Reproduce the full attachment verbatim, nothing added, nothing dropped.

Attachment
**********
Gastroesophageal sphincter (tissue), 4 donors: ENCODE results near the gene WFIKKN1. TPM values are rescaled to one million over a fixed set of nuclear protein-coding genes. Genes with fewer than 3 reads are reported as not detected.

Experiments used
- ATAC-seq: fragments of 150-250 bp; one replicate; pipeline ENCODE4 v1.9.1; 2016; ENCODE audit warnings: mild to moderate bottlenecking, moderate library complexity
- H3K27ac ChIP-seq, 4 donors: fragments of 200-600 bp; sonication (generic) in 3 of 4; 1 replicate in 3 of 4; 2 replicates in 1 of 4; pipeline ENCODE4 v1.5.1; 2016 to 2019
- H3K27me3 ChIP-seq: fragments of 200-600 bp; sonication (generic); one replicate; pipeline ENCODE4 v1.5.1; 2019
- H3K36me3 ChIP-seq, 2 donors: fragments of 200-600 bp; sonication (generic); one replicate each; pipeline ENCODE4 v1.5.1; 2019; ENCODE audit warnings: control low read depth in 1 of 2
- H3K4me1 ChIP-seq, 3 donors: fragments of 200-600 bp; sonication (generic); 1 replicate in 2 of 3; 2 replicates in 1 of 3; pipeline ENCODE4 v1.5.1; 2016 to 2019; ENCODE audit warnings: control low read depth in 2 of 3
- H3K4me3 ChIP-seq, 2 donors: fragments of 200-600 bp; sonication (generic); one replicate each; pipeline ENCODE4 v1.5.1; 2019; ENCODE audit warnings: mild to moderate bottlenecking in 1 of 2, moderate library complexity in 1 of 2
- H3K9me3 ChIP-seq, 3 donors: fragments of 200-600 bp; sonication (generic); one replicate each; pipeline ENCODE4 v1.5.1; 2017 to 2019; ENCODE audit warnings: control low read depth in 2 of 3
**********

Gastroesophageal sphincter (tissue), 4 donors: ENCODE results near the gene WFIKKN1. TPM values are rescaled to one million over a fixed set of nuclear protein-coding genes. Genes with fewer than 3 reads are reported as not detected.

Experiments used
- ATAC-seq: fragments of 150-250 bp; one replicate; pipeline ENCODE4 v1.9.1; 2016; ENCODE audit warnings: mild to moderate bottlenecking, moderate library complexity
- H3K27ac ChIP-seq, 4 donors: fragments of 200-600 bp; sonication (generic) in 3 of 4; 1 replicate in 3 of 4; 2 replicates in 1 of 4; pipeline ENCODE4 v1.5.1; 2016 to 2019
- H3K27me3 ChIP-seq: fragments of 200-600 bp; sonication (generic); one replicate; pipeline ENCODE4 v1.5.1; 2019
- H3K36me3 ChIP-seq, 2 donors: fragments of 200-600 bp; sonication (generic); one replicate each; pipeline ENCODE4 v1.5.1; 2019; ENCODE audit warnings: control low read depth in 1 of 2
- H3K4me1 ChIP-seq, 3 donors: fragments of 200-600 bp; sonication (generic); 1 replicate in 2 of 3; 2 replicates in 1 of 3; pipeline ENCODE4 v1.5.1; 2016 to 2019; ENCODE audit warnings: control low read depth in 2 of 3
- H3K4me3 ChIP-seq, 2 donors: fragments of 200-600 bp; sonication (generic); one replicate each; pipeline ENCODE4 v1.5.1; 2019; ENCODE audit warnings: mild to moderate bottlenecking in 1 of 2, moderate library complexity in 1 of 2
- H3K9me3 ChIP-seq, 3 donors: fragments of 200-600 bp; sonication (generic); one replicate each; pipeline ENCODE4 v1.5.1; 2017 to 2019; ENCODE audit warnings: control low read depth in 2 of 3